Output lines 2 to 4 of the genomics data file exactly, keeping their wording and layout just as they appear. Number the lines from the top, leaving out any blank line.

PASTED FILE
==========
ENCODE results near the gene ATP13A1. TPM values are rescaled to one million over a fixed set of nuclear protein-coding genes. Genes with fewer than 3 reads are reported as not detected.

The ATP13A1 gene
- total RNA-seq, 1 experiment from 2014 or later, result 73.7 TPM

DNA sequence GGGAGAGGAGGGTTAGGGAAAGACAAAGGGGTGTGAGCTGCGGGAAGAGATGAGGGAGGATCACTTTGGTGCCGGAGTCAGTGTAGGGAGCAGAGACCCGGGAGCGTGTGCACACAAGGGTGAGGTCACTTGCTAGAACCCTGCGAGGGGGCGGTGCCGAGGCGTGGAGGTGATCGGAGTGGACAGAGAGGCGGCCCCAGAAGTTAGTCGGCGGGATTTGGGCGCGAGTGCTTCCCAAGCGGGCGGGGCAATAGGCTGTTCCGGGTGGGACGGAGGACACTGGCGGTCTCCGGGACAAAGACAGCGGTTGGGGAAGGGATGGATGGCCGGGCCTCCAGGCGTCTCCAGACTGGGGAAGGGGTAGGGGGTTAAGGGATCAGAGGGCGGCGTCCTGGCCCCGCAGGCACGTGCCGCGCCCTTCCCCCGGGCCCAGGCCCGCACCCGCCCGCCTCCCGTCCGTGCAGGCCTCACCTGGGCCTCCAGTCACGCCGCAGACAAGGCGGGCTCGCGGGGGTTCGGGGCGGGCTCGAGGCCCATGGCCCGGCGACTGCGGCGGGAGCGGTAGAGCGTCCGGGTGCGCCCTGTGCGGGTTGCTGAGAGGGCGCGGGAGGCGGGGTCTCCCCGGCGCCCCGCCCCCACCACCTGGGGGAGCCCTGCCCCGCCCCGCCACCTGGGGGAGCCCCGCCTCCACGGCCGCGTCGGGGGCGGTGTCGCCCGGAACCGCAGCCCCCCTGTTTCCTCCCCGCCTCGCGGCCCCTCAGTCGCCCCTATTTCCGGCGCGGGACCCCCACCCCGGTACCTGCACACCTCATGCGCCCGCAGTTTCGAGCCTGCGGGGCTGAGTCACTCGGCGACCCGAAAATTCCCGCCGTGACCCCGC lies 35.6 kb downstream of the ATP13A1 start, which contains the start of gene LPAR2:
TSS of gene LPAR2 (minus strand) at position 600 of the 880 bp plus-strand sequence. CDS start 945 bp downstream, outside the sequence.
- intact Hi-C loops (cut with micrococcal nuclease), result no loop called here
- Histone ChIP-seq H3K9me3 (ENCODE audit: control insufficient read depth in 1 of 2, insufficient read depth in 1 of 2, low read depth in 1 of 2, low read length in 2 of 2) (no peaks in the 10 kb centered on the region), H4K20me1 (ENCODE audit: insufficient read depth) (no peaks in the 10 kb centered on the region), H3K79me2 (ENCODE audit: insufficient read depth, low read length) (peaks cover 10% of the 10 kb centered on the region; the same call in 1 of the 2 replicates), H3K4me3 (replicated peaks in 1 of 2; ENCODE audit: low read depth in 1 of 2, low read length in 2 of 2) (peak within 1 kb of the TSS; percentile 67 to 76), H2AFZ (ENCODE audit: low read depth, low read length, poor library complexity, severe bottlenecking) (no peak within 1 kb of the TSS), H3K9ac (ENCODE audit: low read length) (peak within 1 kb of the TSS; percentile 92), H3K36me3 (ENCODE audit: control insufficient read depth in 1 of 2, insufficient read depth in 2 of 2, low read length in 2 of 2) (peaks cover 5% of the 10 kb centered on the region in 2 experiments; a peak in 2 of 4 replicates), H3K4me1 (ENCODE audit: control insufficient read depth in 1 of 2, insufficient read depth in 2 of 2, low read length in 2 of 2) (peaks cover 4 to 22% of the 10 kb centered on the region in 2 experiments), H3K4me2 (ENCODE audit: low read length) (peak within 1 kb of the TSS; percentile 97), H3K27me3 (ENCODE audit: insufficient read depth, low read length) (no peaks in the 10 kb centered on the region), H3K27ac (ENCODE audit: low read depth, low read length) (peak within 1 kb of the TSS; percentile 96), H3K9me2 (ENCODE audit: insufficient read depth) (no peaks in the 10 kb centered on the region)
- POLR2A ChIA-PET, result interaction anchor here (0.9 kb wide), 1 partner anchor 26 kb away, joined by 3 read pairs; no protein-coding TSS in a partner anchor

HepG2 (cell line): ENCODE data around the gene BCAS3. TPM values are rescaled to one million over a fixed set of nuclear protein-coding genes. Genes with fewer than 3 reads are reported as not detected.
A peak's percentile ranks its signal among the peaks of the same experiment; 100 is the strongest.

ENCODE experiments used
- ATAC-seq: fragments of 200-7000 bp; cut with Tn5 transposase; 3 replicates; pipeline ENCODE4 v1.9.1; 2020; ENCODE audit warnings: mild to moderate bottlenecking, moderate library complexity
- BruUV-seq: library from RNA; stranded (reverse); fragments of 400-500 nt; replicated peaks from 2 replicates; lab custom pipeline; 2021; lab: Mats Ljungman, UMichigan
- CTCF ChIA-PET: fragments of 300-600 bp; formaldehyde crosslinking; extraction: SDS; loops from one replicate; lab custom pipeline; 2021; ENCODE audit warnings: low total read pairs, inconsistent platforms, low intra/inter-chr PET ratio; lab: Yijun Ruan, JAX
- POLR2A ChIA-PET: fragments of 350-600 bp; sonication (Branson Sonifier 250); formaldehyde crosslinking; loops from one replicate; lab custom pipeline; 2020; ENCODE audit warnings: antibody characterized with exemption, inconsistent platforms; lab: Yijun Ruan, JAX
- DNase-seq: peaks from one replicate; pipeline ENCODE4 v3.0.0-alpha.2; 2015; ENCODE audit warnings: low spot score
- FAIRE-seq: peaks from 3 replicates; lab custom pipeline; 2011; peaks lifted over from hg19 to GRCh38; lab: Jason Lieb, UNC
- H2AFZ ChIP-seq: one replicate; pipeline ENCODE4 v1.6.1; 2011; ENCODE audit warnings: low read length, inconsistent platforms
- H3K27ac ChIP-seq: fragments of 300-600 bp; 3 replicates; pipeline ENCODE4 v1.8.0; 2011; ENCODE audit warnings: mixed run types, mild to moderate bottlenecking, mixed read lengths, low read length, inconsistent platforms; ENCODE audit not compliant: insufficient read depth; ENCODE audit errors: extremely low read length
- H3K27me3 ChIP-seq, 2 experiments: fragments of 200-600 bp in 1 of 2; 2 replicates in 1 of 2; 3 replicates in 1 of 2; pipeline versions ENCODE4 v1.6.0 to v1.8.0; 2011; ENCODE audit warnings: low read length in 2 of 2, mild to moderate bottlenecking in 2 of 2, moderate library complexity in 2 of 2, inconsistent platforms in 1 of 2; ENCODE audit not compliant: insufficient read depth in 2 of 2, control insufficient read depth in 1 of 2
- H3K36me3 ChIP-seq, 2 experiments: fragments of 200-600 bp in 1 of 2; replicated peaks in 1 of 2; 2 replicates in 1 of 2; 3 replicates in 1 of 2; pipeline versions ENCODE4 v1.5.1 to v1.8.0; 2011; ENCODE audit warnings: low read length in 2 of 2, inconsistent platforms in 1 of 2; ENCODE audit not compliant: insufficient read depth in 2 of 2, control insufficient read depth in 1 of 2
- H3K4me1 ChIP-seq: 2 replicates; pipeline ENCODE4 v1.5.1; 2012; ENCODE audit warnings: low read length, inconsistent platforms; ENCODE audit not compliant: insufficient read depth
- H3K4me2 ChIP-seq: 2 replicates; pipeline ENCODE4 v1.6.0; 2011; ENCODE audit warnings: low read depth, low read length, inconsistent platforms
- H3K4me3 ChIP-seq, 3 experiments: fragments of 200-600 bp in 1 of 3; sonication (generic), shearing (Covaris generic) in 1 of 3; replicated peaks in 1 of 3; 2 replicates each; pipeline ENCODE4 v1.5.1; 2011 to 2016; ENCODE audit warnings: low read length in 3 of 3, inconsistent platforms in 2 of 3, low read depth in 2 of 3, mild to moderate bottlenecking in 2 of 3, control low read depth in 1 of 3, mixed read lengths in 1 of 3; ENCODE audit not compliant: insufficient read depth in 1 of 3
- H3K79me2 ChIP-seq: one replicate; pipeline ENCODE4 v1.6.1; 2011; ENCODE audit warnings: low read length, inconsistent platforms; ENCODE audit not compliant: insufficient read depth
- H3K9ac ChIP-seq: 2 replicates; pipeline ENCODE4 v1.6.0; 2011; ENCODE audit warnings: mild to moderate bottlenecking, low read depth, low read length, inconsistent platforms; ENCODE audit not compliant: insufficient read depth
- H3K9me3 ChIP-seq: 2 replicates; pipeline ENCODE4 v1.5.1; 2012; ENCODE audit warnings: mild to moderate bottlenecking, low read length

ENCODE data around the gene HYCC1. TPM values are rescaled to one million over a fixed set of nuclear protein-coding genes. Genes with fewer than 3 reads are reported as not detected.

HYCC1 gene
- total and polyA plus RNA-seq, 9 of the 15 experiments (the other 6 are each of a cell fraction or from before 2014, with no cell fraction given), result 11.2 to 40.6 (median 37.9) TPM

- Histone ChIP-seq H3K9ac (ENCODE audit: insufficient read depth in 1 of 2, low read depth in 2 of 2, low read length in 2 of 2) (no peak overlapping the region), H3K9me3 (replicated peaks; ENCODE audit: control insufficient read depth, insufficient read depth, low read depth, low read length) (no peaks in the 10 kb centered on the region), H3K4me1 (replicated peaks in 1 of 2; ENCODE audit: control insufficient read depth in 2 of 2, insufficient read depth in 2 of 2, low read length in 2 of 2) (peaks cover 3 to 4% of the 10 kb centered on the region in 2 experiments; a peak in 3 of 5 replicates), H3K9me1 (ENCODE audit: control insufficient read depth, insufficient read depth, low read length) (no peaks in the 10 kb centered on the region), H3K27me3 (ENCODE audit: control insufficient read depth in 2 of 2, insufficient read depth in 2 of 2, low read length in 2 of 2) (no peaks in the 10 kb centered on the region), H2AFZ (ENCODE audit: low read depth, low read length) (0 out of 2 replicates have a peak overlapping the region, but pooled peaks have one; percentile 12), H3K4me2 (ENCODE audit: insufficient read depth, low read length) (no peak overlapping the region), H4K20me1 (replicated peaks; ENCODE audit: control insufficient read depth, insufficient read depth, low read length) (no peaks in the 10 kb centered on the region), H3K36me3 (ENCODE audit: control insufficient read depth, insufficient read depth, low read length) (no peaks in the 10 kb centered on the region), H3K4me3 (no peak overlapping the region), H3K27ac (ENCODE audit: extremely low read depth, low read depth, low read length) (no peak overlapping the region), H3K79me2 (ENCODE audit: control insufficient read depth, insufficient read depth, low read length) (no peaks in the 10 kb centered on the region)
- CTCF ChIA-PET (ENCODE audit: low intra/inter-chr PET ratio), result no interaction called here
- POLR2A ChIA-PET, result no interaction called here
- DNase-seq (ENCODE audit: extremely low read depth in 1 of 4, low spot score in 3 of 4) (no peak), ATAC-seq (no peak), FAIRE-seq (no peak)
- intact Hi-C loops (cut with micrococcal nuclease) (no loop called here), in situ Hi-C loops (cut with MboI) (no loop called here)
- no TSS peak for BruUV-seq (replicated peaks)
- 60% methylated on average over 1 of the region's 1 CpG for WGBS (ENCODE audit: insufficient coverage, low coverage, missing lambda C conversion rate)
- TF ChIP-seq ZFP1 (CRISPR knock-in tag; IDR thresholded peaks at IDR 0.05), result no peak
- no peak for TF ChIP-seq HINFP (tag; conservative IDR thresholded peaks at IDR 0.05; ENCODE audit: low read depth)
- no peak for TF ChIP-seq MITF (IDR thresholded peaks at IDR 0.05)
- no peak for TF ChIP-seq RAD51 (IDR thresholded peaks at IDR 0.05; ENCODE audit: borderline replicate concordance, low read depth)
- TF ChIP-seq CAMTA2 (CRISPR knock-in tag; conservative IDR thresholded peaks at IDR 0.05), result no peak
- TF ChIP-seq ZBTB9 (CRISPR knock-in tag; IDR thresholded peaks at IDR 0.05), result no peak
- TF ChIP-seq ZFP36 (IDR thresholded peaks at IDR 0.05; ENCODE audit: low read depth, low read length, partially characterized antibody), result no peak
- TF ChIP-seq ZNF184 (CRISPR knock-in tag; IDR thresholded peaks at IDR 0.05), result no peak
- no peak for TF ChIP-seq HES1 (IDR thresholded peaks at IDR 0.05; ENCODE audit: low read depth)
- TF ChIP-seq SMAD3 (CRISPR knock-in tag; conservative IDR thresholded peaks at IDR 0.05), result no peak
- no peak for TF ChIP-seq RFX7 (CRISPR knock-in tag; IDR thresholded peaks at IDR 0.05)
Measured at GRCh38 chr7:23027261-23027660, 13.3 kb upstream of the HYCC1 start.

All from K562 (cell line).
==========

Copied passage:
The ATP13A1 gene
- total RNA-seq, 1 experiment from 2014 or later, result 73.7 TPM

DNA sequence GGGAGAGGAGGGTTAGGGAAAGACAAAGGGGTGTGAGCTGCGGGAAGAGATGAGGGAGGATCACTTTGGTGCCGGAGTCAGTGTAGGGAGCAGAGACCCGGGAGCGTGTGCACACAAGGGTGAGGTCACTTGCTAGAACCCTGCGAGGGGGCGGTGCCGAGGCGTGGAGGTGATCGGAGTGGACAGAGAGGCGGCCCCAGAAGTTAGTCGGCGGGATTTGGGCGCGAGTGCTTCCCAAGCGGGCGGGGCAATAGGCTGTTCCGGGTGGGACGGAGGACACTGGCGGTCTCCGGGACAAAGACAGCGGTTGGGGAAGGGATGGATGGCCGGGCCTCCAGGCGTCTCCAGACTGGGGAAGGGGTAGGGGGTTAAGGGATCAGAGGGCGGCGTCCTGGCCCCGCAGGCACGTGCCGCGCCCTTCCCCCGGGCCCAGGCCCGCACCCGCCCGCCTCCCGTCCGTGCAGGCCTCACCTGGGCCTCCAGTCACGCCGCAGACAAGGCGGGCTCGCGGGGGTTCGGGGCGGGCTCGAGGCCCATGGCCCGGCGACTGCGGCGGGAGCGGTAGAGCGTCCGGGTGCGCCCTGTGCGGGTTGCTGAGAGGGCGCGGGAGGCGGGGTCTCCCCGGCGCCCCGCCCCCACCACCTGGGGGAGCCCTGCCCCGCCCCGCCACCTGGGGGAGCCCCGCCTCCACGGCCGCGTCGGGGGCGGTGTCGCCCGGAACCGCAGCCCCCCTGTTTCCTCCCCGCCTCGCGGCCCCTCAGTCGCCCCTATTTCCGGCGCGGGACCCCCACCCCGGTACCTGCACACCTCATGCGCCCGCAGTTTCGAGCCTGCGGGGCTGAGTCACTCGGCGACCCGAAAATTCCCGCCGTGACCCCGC lies 35.6 kb downstream of the ATP13A1 start, which contains the start of gene LPAR2: